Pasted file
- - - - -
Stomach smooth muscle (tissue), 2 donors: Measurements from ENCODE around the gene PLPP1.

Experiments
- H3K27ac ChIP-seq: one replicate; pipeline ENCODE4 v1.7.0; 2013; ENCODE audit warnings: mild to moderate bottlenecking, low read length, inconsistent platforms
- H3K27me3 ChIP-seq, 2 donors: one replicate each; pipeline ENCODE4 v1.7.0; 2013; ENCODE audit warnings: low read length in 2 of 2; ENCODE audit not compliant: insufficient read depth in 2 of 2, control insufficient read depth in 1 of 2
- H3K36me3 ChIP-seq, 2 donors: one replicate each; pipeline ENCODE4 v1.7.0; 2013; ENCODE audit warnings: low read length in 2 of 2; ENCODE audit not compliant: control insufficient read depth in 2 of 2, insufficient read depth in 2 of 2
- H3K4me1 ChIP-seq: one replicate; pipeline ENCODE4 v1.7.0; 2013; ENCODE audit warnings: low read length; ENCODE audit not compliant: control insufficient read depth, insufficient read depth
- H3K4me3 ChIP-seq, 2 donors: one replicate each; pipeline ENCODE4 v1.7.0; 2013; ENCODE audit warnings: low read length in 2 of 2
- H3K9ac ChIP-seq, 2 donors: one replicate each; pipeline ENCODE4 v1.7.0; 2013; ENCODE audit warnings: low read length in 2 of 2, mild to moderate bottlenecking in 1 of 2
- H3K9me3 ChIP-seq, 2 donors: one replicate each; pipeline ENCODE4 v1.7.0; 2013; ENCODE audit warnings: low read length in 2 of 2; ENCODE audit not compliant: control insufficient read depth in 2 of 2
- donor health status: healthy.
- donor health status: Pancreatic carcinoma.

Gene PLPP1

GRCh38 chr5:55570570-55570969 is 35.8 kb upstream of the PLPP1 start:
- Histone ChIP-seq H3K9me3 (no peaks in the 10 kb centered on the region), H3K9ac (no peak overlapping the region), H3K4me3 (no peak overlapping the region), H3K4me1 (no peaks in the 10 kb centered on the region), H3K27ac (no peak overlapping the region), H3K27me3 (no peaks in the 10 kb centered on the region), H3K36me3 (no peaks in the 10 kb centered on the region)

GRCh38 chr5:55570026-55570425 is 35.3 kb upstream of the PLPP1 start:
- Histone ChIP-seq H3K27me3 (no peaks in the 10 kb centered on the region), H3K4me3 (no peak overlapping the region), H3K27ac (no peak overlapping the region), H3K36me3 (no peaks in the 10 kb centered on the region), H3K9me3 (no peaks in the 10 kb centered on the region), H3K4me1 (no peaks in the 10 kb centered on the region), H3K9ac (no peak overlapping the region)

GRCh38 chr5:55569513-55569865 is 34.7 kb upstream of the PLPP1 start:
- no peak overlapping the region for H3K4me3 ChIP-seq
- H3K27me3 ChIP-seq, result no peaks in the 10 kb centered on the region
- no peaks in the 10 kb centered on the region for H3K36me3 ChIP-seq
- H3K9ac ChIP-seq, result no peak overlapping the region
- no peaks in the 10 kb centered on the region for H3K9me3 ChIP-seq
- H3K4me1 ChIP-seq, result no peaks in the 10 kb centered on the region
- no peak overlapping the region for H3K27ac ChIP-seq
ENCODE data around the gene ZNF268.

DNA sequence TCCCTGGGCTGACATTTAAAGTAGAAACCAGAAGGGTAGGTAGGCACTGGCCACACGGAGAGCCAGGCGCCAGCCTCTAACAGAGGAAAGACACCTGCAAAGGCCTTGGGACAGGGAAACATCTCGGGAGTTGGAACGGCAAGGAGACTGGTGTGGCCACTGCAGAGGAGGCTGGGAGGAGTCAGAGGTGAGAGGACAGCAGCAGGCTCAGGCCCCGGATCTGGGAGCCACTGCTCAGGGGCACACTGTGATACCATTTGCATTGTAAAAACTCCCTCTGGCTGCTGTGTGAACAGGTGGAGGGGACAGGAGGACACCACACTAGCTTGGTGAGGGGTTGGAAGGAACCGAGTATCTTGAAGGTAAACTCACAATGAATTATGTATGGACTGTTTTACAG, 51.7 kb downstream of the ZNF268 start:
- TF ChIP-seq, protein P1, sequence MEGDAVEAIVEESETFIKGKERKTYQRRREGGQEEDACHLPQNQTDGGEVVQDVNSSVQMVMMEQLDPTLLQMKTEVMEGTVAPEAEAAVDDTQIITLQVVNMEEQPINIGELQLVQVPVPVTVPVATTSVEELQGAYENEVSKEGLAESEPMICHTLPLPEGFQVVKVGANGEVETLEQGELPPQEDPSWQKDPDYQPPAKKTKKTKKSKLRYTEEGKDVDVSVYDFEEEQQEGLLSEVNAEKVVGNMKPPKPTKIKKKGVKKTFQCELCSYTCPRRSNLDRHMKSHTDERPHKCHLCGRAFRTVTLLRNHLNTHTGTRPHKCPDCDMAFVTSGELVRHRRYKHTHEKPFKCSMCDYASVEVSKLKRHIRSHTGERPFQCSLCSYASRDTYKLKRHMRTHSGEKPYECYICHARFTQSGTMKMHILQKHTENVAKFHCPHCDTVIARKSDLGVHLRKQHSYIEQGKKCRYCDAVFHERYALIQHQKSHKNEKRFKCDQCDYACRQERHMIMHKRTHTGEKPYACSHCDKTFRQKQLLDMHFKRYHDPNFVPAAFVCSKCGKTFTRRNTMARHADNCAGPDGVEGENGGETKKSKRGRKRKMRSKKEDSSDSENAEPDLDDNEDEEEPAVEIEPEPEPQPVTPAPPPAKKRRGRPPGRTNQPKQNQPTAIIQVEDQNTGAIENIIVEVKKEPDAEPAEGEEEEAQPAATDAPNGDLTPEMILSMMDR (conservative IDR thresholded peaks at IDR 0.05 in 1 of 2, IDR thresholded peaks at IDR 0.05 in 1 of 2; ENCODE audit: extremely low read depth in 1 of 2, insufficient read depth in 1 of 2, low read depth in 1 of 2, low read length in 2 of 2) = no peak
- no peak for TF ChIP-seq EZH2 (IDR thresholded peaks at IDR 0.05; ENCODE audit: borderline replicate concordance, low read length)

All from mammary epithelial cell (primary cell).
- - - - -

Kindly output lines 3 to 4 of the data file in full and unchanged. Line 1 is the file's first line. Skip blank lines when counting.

- H3K27ac ChIP-seq: one replicate; pipeline ENCODE4 v1.7.0; 2013; ENCODE audit warnings: mild to moderate bottlenecking, low read length, inconsistent platforms
- H3K27me3 ChIP-seq, 2 donors: one replicate each; pipeline ENCODE4 v1.7.0; 2013; ENCODE audit warnings: low read length in 2 of 2; ENCODE audit not compliant: insufficient read depth in 2 of 2, control insufficient read depth in 1 of 2